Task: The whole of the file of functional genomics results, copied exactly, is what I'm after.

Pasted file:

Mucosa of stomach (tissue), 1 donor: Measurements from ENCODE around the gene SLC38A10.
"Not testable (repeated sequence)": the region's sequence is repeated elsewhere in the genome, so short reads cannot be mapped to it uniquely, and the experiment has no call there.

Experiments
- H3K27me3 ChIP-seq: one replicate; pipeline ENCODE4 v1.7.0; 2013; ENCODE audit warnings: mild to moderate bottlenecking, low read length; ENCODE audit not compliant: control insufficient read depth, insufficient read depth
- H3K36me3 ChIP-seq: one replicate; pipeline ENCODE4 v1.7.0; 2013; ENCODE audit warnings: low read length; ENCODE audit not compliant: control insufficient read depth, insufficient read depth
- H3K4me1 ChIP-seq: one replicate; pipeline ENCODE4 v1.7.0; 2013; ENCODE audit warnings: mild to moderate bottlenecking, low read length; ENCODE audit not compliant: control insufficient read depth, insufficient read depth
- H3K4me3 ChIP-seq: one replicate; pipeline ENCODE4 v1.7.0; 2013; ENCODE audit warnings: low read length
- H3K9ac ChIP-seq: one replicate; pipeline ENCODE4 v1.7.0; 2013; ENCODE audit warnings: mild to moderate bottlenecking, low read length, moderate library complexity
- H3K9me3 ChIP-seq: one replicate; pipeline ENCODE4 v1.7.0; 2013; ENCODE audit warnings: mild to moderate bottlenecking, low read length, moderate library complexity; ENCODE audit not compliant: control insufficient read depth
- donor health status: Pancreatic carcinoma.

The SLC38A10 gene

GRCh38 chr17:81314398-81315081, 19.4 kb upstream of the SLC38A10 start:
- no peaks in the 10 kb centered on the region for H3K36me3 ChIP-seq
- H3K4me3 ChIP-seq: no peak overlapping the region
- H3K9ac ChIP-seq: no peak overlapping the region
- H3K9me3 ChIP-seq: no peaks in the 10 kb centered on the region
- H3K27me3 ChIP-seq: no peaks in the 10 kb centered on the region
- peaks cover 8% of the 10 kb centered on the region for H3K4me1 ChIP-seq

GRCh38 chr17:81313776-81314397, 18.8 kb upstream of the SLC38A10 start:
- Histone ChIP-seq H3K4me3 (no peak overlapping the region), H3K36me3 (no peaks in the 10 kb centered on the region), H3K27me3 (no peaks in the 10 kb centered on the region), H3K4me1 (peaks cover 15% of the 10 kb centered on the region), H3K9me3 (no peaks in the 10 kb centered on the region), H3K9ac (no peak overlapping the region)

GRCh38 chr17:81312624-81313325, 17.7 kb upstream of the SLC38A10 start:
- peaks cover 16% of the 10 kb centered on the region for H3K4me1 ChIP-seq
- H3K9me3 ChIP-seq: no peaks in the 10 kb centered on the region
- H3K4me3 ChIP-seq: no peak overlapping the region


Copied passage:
Mucosa of stomach (tissue), 1 donor: Measurements from ENCODE around the gene SLC38A10.
"Not testable (repeated sequence)": the region's sequence is repeated elsewhere in the genome, so short reads cannot be mapped to it uniquely, and the experiment has no call there.

Experiments
- H3K27me3 ChIP-seq: one replicate; pipeline ENCODE4 v1.7.0; 2013; ENCODE audit warnings: mild to moderate bottlenecking, low read length; ENCODE audit not compliant: control insufficient read depth, insufficient read depth
- H3K36me3 ChIP-seq: one replicate; pipeline ENCODE4 v1.7.0; 2013; ENCODE audit warnings: low read length; ENCODE audit not compliant: control insufficient read depth, insufficient read depth
- H3K4me1 ChIP-seq: one replicate; pipeline ENCODE4 v1.7.0; 2013; ENCODE audit warnings: mild to moderate bottlenecking, low read length; ENCODE audit not compliant: control insufficient read depth, insufficient read depth
- H3K4me3 ChIP-seq: one replicate; pipeline ENCODE4 v1.7.0; 2013; ENCODE audit warnings: low read length
- H3K9ac ChIP-seq: one replicate; pipeline ENCODE4 v1.7.0; 2013; ENCODE audit warnings: mild to moderate bottlenecking, low read length, moderate library complexity
- H3K9me3 ChIP-seq: one replicate; pipeline ENCODE4 v1.7.0; 2013; ENCODE audit warnings: mild to moderate bottlenecking, low read length, moderate library complexity; ENCODE audit not compliant: control insufficient read depth
- donor health status: Pancreatic carcinoma.

The SLC38A10 gene

GRCh38 chr17:81314398-81315081, 19.4 kb upstream of the SLC38A10 start:
- no peaks in the 10 kb centered on the region for H3K36me3 ChIP-seq
- H3K4me3 ChIP-seq: no peak overlapping the region
- H3K9ac ChIP-seq: no peak overlapping the region
- H3K9me3 ChIP-seq: no peaks in the 10 kb centered on the region
- H3K27me3 ChIP-seq: no peaks in the 10 kb centered on the region
- peaks cover 8% of the 10 kb centered on the region for H3K4me1 ChIP-seq

GRCh38 chr17:81313776-81314397, 18.8 kb upstream of the SLC38A10 start:
- Histone ChIP-seq H3K4me3 (no peak overlapping the region), H3K36me3 (no peaks in the 10 kb centered on the region), H3K27me3 (no peaks in the 10 kb centered on the region), H3K4me1 (peaks cover 15% of the 10 kb centered on the region), H3K9me3 (no peaks in the 10 kb centered on the region), H3K9ac (no peak overlapping the region)

GRCh38 chr17:81312624-81313325, 17.7 kb upstream of the SLC38A10 start:
- peaks cover 16% of the 10 kb centered on the region for H3K4me1 ChIP-seq
- H3K9me3 ChIP-seq: no peaks in the 10 kb centered on the region
- H3K4me3 ChIP-seq: no peak overlapping the region